This bi-monthly meeting with the nutritionist, a person I was paying big bucks to help me, was the accountability I so desperately needed to actually keep up with the diet, I realized over time. I felt obligated to not cheat and to make sure those numbers go down, because 1) I didn’t want to let her down (I’m a people pleaser), 2) I was paying a lot of money and I didn’t want it to be for nothing, and 3) once the weight started to come off, it was a push to see how much more I could do. 

The program was over after three months, but I wished I would have continued. I thought that I knew all the basics and that I didn’t need her help anymore. Also, I was paying her a lot of money for things I could do myself. The reason I regret stopping was actually the accountability. Having someone to report to every two weeks would have helped me lose even more weight.  

Over time, I did put back about ⅓ of it, but I think that’s ok, considering that I ate all I wanted most of the time. 

Right now I’m trying to implement the diet again (loosely, I’m not very strict about it), because I went overboard in December, with all the sugar and mom’s delicious food. And guess what? It’s working.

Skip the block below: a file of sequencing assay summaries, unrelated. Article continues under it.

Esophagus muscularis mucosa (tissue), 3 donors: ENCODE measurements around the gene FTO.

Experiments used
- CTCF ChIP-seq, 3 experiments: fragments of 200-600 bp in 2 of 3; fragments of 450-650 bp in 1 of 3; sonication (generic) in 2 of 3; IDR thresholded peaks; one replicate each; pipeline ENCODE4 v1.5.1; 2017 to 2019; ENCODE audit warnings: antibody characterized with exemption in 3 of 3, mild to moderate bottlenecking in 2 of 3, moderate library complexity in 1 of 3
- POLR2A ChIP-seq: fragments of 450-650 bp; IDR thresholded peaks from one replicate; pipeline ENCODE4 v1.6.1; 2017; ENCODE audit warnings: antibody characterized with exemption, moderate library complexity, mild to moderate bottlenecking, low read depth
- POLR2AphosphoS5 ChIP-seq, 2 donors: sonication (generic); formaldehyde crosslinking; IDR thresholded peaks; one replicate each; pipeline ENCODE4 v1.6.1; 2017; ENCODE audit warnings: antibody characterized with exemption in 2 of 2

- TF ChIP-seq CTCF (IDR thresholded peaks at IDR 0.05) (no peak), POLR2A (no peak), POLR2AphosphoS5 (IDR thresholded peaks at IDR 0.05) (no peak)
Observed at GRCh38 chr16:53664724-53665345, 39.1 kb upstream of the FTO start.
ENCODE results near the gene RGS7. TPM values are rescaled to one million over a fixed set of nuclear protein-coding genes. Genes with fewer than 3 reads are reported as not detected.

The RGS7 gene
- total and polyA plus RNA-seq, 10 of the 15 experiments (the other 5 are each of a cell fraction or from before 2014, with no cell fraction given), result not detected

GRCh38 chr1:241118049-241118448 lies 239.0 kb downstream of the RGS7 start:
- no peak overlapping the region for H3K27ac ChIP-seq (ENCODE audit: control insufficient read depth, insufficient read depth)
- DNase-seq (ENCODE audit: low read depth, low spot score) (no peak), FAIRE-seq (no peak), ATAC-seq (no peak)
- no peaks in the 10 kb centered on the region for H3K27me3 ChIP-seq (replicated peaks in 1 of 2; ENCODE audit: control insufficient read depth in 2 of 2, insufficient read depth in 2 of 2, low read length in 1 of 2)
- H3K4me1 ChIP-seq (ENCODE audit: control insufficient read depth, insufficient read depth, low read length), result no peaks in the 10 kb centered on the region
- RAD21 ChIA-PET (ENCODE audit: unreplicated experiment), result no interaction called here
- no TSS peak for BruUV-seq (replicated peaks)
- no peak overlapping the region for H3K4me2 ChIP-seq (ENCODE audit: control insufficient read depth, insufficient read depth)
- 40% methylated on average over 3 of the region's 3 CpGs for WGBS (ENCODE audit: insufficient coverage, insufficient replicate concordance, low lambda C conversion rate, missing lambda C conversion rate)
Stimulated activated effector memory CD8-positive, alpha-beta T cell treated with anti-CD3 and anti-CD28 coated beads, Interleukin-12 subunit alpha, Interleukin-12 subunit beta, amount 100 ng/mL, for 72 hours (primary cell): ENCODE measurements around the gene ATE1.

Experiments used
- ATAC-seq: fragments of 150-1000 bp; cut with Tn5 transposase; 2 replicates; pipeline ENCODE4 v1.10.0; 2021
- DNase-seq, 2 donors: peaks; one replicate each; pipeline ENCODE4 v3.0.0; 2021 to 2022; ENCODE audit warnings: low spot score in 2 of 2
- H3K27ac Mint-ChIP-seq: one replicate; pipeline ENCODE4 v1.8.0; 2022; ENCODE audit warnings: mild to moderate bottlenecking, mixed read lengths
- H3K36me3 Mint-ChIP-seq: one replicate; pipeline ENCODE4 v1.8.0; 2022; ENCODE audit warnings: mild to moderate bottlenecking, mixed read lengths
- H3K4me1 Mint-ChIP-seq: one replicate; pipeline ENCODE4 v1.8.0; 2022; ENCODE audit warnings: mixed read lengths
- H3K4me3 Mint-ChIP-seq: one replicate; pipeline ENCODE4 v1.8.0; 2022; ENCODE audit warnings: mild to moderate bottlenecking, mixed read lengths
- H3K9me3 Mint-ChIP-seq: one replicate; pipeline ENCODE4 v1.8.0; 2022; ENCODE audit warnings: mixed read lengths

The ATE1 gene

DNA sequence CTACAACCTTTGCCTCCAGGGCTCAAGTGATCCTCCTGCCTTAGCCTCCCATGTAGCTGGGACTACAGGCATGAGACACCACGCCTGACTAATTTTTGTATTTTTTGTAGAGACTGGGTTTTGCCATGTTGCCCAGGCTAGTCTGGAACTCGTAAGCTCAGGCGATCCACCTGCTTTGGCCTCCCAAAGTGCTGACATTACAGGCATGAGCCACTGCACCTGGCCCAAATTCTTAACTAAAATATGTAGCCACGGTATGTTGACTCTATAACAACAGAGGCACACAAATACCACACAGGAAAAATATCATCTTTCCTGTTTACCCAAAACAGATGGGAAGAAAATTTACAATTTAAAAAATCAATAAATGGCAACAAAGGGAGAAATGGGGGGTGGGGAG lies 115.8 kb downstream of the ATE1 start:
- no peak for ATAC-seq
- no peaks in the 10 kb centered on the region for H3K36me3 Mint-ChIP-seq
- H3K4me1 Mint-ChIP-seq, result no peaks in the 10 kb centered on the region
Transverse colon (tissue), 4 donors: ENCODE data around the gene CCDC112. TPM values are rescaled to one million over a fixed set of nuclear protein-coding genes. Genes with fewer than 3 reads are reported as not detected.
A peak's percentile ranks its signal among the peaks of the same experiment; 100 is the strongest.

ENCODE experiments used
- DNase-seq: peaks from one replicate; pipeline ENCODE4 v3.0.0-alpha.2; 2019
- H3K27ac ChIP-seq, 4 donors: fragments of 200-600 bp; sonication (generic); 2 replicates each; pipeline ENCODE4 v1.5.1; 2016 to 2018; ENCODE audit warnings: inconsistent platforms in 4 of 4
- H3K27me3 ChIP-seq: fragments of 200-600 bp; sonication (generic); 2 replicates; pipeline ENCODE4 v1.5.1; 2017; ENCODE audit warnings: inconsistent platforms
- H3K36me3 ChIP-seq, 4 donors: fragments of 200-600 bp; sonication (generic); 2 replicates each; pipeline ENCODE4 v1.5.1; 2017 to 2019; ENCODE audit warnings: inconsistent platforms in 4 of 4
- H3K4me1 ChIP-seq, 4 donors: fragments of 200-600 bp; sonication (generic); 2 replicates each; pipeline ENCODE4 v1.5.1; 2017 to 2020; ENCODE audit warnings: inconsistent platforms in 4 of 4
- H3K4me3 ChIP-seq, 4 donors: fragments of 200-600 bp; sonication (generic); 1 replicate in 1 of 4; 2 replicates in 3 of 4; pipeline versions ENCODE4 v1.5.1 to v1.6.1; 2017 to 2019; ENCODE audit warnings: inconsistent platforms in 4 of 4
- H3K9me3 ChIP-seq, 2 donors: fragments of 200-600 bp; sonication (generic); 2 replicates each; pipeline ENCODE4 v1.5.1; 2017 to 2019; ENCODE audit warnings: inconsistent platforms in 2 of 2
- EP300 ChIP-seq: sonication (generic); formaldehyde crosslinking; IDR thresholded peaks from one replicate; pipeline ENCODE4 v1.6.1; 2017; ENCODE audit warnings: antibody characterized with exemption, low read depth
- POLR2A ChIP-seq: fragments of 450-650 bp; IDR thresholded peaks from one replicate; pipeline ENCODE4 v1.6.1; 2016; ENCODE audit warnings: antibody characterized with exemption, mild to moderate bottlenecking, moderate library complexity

Below you’ll find an overview of my actual diet, but I strongly recommend you talk to a nutritionist that can build a diet personalized to you and your body

The actual diet that worked for me

I won’t give a specific play-by-play of my actual diet per day, because it fluctuated, but I can give you the overall view and the types of food I was allowed to eat and in what way. 

First of all, to cut to the chase, the key to my weight loss was the massive reduction of carbs. You’ve probably heard about it before, and you have for a reason. If you really want to know how to lose weight, cutting back on carbs really does make a huge difference, in my opinion*. Again, for my body type and myself, but I think it can work for most people. I’m not saying to cut it out completely, just to reduce the quantity of it. 

eating salads how to lose weight

My nutritionist set me up on a daily meal plan that looked something like this:

  • Breakfast: I would have 100g / 4oz of turkey breast, with a couple of slices of cucumber, grape tomatoes, some feta cheese and olives. Some days, I would switch out the turkey with a plain yoghurt or two boiled eggs.
  • Lunch: Most of the time, it was chicken or fish, with grilled or boiled vegetables, and a light green salad. Or a big salad with chicken and other vegetables.
  • Dinner: Soup or a light salad (no meat). 
  • Snacks: 30 g (¼ cup) of simple almonds (not salted) or blueberries, or one small piece of 80% cacao chocolate. 

What was off the list:

  • No bread, bagel, etc;
  • No potatoes;
  • Eliminate junk food;
  • No carrots;
  • No sweets of any kind;
  • Less alcohol (1 drink per week);
  • No sugary drinks (that also meant flavored sparkling water);

It might seem a rather restrictive diet, and it did feel like that in the first two weeks, but after a while my body got used to it and I didn’t even crave sweets.